Pelosi, during an appearance on CNN’s “State of the Union,” said Omar is a “valued member of our caucus” and that she had “clarified” her controversial comments.
“We did not rebuke her. We acknowledged that she made a clarification,” Pelosi said.
“They can say whatever they want,” Pelosi continued, referring to a group of House Democrats who urged Omar in a joint statement on June 9 to clarify what she meant in her remarks. “But what I’m saying, end of subject. She clarified, we thanked her, end of subject.
“Members did become concerned when the tweet that was put out equated the United States with Taliban and Hamas … and then she clarified it, and we thanked her for clarification,” the House Speaker added.
Omar last week shared footage of her asking Secretary of State Antony Blinken during a congressional hearing about how alleged victims of crimes could get justice without the involvement of the International Criminal Court (ICC).
“I know you oppose the court’s investigation in both Palestine and in Afghanistan,” Omar told Blinken. “I haven’t seen any evidence in either case that domestic courts both can and will prosecute alleged war crimes and crimes against humanity, and I would emphasize that in Israel and Palestine, this includes crimes committed by both Israeli security forces and Hamas. In Afghanistan, it includes crimes committed by the Afghan national government and the Taliban.
“So in both of these cases, if domestic courts can’t or won’t pursue justice, and we oppose the ICC, where do we think the victims of these supposed crimes can go for justice?”
Blinken replied that the ICC lacked jurisdiction to take up the cases, adding that absent a United Nations Security Council referral or a request by the state itself, “that’s not appropriate.”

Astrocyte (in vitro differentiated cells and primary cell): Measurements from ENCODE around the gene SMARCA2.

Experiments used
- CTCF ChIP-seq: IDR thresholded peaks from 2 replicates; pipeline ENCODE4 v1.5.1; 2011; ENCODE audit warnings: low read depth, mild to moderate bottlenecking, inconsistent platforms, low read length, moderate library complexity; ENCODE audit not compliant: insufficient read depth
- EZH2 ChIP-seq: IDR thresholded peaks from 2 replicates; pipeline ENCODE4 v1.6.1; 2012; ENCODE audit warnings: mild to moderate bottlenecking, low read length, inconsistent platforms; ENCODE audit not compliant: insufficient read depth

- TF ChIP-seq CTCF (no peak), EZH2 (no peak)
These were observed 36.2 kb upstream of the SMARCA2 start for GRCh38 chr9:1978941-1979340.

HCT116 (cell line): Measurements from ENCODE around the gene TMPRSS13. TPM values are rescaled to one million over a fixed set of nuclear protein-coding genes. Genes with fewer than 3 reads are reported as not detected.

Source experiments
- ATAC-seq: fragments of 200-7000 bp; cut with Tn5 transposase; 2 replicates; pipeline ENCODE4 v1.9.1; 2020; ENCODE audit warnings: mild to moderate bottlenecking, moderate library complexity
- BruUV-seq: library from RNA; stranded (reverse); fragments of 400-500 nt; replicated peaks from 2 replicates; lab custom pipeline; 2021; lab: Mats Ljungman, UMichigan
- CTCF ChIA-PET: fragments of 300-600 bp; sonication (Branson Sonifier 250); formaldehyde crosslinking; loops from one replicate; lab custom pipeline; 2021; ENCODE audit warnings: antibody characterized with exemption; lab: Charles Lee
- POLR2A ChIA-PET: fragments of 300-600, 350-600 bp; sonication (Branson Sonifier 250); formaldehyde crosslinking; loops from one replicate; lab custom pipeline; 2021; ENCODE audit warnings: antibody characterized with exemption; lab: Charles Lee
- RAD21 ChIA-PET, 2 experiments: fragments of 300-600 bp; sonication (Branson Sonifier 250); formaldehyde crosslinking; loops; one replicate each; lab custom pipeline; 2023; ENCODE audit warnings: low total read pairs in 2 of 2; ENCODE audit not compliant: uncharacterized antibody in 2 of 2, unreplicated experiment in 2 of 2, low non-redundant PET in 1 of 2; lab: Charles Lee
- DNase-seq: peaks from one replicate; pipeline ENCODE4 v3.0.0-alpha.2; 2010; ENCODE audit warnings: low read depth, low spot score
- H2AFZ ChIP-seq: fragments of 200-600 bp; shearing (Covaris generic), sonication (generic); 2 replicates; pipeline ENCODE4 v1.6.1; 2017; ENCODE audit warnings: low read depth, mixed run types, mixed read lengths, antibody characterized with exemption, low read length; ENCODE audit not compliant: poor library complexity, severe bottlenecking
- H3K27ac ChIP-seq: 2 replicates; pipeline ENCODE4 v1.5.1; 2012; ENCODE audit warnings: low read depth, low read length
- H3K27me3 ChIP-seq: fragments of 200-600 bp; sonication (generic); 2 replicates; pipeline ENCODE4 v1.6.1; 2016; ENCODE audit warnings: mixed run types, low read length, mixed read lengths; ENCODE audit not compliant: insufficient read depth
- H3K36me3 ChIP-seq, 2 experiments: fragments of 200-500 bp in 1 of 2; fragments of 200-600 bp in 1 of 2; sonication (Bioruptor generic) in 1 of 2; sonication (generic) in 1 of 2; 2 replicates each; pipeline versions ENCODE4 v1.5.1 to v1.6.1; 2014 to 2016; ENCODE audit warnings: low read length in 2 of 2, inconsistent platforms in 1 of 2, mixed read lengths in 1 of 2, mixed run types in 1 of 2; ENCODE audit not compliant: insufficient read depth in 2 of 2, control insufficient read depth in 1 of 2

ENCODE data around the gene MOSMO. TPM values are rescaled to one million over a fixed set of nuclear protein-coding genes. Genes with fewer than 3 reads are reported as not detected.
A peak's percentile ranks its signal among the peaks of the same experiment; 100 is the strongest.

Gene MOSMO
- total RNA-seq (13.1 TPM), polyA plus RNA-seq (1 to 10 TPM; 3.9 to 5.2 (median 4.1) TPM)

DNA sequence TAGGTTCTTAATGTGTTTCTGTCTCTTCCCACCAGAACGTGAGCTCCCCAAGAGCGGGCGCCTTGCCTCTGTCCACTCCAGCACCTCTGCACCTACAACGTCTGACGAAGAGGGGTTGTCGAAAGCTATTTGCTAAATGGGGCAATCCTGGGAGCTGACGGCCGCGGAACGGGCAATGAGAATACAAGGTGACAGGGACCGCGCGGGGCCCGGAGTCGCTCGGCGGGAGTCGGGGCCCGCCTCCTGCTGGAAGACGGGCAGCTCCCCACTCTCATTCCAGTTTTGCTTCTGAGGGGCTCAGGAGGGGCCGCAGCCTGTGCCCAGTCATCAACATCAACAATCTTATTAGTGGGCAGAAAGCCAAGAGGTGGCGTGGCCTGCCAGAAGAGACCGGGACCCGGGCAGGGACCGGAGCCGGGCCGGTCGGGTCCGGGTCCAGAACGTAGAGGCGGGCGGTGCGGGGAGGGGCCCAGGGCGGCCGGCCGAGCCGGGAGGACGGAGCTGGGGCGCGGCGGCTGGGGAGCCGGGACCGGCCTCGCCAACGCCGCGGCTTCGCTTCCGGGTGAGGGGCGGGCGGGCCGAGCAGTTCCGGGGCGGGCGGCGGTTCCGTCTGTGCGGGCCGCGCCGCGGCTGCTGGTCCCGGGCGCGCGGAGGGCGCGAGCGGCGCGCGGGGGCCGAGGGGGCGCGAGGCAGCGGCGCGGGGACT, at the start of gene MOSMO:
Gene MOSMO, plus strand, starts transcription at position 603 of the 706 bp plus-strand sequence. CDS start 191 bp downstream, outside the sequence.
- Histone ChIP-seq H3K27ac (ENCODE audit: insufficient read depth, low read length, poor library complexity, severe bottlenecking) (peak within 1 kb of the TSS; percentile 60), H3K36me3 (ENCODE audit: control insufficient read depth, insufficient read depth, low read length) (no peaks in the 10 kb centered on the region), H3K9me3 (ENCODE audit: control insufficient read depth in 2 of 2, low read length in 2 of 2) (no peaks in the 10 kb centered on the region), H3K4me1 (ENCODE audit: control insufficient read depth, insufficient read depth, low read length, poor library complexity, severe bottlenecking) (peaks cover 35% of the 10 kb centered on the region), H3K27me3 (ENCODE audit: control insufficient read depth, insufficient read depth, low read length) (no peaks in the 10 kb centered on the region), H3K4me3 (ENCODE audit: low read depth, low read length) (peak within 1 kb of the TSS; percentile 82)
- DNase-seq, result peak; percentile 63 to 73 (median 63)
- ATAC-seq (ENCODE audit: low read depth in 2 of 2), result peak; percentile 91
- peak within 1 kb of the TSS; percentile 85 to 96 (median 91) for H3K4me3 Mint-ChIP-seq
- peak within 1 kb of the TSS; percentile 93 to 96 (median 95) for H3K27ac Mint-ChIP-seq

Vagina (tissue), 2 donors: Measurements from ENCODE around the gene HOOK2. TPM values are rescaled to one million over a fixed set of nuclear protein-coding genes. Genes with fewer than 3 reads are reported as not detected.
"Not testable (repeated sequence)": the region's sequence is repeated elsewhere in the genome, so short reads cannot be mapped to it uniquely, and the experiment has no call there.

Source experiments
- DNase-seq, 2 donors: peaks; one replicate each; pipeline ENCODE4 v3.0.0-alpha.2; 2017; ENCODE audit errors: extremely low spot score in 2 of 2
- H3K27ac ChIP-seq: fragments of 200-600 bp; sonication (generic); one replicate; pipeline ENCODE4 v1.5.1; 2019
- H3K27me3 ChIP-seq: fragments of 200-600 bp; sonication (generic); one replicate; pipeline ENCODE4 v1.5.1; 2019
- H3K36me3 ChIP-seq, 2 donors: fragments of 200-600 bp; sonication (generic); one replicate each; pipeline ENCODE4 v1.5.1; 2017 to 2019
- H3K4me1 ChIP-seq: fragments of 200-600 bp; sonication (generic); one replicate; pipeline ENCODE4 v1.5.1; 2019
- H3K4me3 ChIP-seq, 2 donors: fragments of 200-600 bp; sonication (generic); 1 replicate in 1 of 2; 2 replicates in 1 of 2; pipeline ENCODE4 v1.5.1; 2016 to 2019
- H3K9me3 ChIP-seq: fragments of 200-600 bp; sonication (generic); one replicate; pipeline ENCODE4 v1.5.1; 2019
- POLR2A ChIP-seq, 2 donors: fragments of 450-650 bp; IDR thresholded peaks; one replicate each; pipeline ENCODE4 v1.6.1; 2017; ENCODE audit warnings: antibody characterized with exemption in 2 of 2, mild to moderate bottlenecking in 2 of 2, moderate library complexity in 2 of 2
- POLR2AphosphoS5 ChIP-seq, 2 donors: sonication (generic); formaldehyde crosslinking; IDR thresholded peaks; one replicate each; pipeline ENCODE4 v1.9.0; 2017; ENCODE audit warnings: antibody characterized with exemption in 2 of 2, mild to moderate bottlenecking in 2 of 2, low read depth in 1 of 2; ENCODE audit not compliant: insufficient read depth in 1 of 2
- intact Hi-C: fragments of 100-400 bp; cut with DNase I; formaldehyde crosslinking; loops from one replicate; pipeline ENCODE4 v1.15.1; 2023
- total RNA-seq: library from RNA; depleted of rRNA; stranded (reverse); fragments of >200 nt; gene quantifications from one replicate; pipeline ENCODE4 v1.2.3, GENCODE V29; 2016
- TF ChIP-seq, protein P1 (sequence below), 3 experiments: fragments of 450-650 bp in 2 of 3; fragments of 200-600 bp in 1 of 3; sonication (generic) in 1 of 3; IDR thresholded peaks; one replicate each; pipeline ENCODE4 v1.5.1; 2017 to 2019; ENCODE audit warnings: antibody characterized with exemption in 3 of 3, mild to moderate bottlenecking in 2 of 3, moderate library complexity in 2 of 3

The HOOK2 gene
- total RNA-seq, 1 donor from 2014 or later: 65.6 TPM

Omar’s statement that drew the ire of fellow House Democrats was posted on Twitter. In sharing the footage, Omar wrote: “We must have the same level of accountability and justice for all victims of crimes against humanity. We have seen unthinkable atrocities committed by the U.S., Hamas, Israel, Afghanistan, and the Taliban.”
In response, the group of House Democrats, including Rep. Brad Schneider (D-Ill.) said that equating the United States and Israel to Hamas and the Taliban is “as offensive as it is misguided.”
“Ignoring the differences between democracies governed by the rule of law and contemptible organizations that engage in terrorism at best discredits one’s intended argument and at worst reflects deep-seated prejudice,” the joint statement said.
“The United States and Israel are imperfect and, like all democracies, at times deserving of critique, but false equivalencies give cover to terrorist groups. We urge Congresswoman Omar to clarify her words placing the U.S. and Israel in the same category as Hamas and the Taliban.”
Omar has since claimed that she was “in no way equating terrorist organizations with democratic countries.” She said her remarks were about accountability for particular incidents regarding ongoing ICC probes.
“It’s shameful for colleagues who call me when they need my support to now put out a statement asking for ‘clarification’ and not just call. The islamophobic tropes in this statement are offensive. The constant harassment & silencing from the signers of this letter is unbearable,” she wrote in a Twitter statement on June 10.
Rep. Alexandria Ocasio-Cortez (D-N.Y.) has also vocalised her support for Omar, saying that her comments were “absolutely mischaracterized” and taken out of context.
“She was very clearly speaking about the ICC investigations, which name these four actors in two suits. And they name them in context of events that happened in Afghanistan with the United States and the Taliban, and in Palestine with Hamas and the government of Israel,” AOC said during an interview with CNN’s Dana Bash on Sunday.
Zachary Stieber contributed to this report.